The Orthodontic Exam

Diagnosis is the most critical part of orthodontic treatment. In the diagnostic phase it is important to take the following factors into consideration when planning treatment:

  • initial malocclusion (poor bite),
  • growth (if applicable),
  • patient primary concern (esthetics, etc),
  • treatment limitations and
  • treatment objectives are considered.
If a proper diagnosis is to be achieved, it is important to acquire the following:

1. HISTORY is used to:

  1. Assure the patients desires are addressed.
  2. Consider any systemic health factors.
  3. List any jaw dysfunction symptoms.
2. X-RAYS & PHOTOGRAPHS are used to:
  1. Evaluate bone support of the teeth.
  2. Visualize the treatment objectives (VTO) - using computer morphing.
  3. Evaluate TM Joint (jaw joint) condition.
  4. Evaluate individual teeth condition.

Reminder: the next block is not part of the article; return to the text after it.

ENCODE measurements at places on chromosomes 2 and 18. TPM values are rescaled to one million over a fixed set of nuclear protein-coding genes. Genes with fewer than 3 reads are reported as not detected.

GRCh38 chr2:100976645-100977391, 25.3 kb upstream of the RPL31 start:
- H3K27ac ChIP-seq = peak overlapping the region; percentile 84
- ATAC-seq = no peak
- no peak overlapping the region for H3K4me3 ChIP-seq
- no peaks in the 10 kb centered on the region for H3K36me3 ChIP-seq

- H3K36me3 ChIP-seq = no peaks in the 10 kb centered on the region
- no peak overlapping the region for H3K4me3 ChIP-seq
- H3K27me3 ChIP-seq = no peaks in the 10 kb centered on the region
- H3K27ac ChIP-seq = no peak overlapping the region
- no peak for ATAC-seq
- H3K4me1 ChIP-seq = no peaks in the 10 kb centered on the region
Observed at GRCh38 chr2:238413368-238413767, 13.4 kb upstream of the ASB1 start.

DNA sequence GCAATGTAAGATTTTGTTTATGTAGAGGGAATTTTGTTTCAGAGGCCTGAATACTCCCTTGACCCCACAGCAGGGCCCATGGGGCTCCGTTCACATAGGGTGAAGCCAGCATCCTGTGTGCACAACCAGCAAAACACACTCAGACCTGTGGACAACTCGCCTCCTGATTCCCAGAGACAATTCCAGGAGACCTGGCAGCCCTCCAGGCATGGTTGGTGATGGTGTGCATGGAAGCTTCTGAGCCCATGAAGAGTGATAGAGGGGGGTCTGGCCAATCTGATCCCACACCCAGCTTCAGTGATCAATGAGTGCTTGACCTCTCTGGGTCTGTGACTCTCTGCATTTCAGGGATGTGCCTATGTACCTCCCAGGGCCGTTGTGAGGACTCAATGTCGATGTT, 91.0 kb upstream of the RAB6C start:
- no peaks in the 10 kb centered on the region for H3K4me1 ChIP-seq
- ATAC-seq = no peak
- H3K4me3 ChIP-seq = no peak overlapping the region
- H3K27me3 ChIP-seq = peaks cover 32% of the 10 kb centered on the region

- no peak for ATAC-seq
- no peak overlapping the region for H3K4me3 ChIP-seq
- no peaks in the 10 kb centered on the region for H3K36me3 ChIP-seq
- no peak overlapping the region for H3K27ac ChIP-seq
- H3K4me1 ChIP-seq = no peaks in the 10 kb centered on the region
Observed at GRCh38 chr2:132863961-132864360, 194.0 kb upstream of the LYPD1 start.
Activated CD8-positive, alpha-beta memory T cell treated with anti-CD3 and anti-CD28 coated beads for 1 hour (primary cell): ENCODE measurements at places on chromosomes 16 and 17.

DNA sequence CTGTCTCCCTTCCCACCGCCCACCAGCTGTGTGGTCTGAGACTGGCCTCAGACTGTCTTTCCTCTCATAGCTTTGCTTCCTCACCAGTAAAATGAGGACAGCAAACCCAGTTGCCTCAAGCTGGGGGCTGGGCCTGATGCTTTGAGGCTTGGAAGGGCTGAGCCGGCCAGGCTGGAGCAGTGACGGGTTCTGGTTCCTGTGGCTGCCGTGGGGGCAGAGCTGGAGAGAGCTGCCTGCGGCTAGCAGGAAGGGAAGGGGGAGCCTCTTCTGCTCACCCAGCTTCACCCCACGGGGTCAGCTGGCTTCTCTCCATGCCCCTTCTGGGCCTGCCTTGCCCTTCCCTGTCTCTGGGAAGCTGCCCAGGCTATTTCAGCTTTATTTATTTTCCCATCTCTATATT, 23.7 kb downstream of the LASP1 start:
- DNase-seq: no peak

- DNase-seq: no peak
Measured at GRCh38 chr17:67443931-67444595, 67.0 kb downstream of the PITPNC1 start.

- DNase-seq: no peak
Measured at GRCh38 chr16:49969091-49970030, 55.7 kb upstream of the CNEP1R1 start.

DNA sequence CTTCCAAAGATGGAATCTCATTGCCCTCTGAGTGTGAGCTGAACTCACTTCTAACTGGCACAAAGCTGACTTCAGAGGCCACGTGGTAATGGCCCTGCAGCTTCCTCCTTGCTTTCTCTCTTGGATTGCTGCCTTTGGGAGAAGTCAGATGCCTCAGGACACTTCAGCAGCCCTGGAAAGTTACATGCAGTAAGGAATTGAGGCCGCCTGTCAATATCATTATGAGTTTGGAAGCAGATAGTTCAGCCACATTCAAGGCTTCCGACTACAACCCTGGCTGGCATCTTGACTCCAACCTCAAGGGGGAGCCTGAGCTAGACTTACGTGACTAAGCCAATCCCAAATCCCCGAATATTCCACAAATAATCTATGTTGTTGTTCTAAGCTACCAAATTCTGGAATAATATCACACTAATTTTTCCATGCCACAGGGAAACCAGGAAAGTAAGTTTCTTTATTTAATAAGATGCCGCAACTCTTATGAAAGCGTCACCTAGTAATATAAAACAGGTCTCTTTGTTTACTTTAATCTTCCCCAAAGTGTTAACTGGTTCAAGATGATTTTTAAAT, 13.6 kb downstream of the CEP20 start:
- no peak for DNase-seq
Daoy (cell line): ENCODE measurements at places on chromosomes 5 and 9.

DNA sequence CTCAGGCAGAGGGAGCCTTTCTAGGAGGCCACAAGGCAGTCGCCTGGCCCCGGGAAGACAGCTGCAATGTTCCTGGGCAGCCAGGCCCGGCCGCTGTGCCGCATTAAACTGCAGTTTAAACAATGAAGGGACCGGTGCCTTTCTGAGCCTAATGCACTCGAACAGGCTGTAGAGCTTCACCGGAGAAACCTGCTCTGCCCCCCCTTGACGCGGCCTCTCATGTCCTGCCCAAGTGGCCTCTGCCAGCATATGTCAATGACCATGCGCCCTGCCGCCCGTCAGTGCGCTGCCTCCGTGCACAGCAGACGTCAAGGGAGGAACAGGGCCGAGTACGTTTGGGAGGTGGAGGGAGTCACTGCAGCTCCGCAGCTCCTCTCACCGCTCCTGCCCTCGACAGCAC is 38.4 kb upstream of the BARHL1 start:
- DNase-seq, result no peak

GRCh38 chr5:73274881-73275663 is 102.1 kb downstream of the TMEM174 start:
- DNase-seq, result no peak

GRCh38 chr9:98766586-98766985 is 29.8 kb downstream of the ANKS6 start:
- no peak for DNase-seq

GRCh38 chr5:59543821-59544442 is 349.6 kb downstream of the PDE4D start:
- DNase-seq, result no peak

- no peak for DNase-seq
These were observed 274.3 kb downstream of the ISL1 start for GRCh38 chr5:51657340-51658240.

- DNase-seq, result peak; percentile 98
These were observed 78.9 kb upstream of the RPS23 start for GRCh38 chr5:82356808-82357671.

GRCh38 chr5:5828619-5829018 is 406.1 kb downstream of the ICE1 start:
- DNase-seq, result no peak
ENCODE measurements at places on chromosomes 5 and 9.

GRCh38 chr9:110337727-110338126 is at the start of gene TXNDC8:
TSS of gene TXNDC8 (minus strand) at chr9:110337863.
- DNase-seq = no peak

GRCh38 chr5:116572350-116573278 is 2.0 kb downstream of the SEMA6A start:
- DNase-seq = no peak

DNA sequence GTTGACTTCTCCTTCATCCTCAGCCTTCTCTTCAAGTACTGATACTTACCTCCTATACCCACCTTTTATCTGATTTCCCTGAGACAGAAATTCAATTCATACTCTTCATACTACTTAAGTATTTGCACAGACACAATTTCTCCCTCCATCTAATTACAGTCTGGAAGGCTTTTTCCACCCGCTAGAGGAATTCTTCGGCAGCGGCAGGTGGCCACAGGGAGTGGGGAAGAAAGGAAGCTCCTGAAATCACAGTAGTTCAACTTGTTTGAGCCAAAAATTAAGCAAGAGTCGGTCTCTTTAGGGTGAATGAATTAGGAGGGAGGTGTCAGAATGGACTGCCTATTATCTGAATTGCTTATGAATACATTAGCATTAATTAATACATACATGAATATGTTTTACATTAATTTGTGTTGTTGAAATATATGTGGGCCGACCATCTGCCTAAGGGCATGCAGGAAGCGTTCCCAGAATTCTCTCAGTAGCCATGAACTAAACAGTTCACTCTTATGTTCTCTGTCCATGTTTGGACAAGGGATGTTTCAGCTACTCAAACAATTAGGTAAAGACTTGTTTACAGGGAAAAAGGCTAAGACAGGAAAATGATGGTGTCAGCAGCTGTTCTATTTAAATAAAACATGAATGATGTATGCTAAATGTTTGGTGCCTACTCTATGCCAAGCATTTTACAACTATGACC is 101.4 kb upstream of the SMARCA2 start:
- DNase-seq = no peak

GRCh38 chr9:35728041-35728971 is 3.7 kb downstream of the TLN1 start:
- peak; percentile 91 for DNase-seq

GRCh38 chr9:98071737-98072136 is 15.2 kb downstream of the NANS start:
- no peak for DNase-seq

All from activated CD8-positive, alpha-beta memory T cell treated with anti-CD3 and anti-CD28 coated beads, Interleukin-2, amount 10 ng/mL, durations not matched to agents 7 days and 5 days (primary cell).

5. Scan for supernumerary (extra) teeth or anomalis (unusual) growth.
3. ARTICULATORS and MOUNTED DIAGNOSTIC MODELS are used to determine if the bite is in a proper relationship to the TM Joint (jaw joint).
Dental Articulator with mounted
Diagnostic Models

Not all orthodontic cases require an articulator for diagnosis. But, when indicated, it can make a SIGNIFICANT difference in the long-term success or failure of the case.

The relationship of the jaw joint (TMJ) to a persons' bite is the "cornerstone" of correct orthodontic diagnosis.

Articulators allow the upper and lower teeth to be related together in a position that is correct for the jaw joint (TMJ). Most people close their teeth together fairly close to a correct position and the orthodontic diagnosis is straight forward. When there is a major discrepancy between where their teeth come together and where the jaw joint is positioned - the diagnosis is then more difficult and requires an articulator.

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Stuart A. Greene, DDS-FAGD
2009 Birdcreek Terrace Temple, TX 76502 254.773.9007 | Fax 254.773.8051
©2004 Stuart A. Greene, DDS-FAGD | Online since 1996 | Updated Continuously